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MIAMI — It’s no longer taboo to have a tattoo. More companies are shedding their prejudice against employees and job candidates coming in with tattoos, a smart move that’s giving them a competitive edge over offices that still discriminate, a new study finds.

Researchers from the University of Miami and the University of Western Australia say that not only are tattoos becoming more common — 40 percent of millennials have gotten inked — but their study shows that even visible tattoos don’t have any effect on job prospects, income, or advancement. In some cases, the researchers found, tattoos can be an advantage.

The researchers surveyed more than 2,000 participants from across all 50 states during the summer of 2016. About half of the respondents came from dense, urban areas with booming populations. When comparing salaries and wages of tattooed workers versus ink-free participants, they found annual earnings to be “statistically indistinguishable.” In fact, they determined that people with tattoos were more likely to be hired by companies in some cases.

Lead author Michael French, a professor of health economics at Miami, explains that hiring managers could be limiting themselves and settling for less-qualified workers when they discriminate against candidates with tattoos.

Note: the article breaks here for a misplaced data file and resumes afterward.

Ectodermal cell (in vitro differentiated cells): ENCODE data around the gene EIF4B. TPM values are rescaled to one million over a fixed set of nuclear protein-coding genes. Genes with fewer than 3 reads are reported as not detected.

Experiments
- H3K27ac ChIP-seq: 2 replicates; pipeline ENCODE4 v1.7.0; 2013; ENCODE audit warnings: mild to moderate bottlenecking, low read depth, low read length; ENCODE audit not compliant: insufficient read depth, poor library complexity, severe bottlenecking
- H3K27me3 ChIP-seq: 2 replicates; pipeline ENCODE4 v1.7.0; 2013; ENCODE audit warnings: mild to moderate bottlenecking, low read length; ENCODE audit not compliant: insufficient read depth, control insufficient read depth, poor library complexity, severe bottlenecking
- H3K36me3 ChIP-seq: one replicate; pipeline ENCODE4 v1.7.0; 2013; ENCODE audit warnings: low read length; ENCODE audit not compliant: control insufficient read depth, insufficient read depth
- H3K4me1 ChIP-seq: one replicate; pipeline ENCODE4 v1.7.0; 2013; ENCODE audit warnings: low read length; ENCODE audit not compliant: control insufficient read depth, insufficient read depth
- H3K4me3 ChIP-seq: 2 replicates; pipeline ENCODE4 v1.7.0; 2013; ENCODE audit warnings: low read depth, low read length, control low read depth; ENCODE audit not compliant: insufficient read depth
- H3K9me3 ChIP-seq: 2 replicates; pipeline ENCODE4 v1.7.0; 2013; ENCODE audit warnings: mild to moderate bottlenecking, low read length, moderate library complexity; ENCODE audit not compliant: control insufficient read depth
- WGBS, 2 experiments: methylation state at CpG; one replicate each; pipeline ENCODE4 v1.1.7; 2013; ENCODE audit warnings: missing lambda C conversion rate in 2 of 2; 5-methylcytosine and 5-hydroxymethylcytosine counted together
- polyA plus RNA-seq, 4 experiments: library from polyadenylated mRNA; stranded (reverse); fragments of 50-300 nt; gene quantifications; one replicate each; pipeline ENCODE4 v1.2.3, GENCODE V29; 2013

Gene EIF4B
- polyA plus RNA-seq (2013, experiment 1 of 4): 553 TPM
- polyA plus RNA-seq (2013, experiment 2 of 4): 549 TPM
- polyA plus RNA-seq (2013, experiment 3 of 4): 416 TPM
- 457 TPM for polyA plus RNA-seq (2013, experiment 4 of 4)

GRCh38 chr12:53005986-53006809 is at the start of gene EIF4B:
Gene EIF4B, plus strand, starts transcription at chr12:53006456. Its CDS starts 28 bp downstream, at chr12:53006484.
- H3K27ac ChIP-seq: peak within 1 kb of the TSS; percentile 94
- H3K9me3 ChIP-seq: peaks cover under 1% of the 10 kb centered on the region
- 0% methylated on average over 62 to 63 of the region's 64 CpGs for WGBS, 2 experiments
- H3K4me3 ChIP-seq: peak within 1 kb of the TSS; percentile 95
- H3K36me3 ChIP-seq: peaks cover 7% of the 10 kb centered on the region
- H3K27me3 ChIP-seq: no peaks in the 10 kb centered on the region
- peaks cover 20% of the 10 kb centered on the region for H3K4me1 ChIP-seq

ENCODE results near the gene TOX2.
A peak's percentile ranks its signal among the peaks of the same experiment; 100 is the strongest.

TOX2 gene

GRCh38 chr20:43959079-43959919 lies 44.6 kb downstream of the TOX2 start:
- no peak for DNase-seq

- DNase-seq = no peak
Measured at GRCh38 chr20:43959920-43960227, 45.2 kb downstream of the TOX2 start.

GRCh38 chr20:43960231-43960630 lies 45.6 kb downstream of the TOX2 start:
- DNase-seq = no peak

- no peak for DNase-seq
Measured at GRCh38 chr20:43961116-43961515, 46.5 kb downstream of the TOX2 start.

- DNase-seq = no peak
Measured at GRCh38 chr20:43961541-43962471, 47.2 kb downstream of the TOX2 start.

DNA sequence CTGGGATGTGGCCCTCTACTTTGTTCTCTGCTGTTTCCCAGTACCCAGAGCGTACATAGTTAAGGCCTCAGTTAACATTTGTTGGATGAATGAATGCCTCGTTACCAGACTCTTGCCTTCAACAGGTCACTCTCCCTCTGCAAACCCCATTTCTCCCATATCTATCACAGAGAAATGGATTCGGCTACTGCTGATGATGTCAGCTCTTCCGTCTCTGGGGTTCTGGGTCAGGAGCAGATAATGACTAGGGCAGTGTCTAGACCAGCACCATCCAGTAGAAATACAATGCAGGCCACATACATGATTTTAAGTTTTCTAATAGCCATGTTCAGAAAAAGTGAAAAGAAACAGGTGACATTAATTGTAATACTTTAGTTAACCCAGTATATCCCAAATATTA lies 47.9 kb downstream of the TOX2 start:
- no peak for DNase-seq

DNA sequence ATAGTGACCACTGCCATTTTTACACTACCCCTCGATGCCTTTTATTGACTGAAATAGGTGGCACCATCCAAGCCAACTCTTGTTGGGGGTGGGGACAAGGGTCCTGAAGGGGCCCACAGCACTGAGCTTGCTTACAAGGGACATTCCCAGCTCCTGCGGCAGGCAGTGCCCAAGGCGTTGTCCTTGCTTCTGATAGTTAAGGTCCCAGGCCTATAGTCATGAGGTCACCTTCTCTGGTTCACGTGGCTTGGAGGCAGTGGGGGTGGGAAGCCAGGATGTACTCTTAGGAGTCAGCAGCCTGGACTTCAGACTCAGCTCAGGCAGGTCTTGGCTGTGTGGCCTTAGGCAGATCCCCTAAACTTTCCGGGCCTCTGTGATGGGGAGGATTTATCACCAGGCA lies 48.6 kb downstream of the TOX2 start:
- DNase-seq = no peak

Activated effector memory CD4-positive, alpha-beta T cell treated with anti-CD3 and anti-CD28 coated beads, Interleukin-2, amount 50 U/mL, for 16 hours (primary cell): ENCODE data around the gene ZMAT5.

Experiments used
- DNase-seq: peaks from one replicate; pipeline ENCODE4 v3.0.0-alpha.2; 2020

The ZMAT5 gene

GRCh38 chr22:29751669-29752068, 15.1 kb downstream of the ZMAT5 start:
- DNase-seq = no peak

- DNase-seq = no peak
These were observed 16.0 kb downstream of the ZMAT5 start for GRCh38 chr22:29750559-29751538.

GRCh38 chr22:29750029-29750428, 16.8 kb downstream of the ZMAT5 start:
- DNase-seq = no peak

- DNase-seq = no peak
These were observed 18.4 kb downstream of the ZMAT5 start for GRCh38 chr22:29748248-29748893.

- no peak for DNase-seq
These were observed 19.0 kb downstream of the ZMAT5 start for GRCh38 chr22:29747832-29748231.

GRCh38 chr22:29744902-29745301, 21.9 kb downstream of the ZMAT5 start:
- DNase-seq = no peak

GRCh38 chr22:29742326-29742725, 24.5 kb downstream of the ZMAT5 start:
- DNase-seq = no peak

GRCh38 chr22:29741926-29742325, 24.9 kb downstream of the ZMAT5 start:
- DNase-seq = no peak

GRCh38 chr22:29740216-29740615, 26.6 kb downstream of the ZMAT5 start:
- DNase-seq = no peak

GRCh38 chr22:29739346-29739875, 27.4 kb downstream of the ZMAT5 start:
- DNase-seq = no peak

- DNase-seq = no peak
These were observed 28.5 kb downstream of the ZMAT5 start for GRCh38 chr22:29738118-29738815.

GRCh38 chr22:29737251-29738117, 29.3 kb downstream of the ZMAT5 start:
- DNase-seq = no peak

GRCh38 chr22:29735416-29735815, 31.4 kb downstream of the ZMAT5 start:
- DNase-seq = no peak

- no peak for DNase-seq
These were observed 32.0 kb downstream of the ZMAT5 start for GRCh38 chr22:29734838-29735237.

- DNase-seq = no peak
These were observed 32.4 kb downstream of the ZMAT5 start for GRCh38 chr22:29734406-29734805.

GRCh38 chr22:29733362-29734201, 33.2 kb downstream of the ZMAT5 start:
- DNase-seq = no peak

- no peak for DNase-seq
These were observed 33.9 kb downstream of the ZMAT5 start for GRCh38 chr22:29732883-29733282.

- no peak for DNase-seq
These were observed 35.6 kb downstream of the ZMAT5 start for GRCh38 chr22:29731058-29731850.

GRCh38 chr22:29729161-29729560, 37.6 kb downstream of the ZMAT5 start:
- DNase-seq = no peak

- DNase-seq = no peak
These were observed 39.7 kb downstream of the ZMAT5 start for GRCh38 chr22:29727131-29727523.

“The long-held stigmas associated with having tattoos, and particularly visible ones, may be eroding, especially among younger individuals who view body art as a natural and common form of personal expression,” French says in a university release. “Given the increasing prevalence of tattoos in society —around 40 percent for young adults — hiring managers and supervisors who discriminate against tattooed workers will likely find themselves at a competitive disadvantage for the most qualified employees.”

The survey represents a drastic change from previous research, which found a negative effect on job prospects and wages for those with tattoos, especially visible ones.

About 20 percent of all American adults now sport tattoos, according to the Pew Research Center.

The full study was published August 7, 2018 in the journal Human Relations.

About Ben Renner

Writer, editor, curator, and social media manager based in Denver, Colorado. View my writing at http://rennerb1.wixsite.com/benrenner.

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1 Comment

  1. BP says:

    I am grossed out by those people with massive tattoos on their bodies, like a whole arm. Little tattoos are nothing, but there’s something about the full body stuff that I find offensive – like graffitti in public spaces – shows a disregard for one’s self.

    I would not discriminate against anyone for something harmless that I personally choose not to do. I think some of the third world tribal scarrifications are more artistic than these all the same arm tattoos.

    I recently watched “The Night Agent” and thought the male lead was cool, until he took off his shirt and revealed a big tattoo across his whole arm, it’s gross. It doesn’t fit with the character.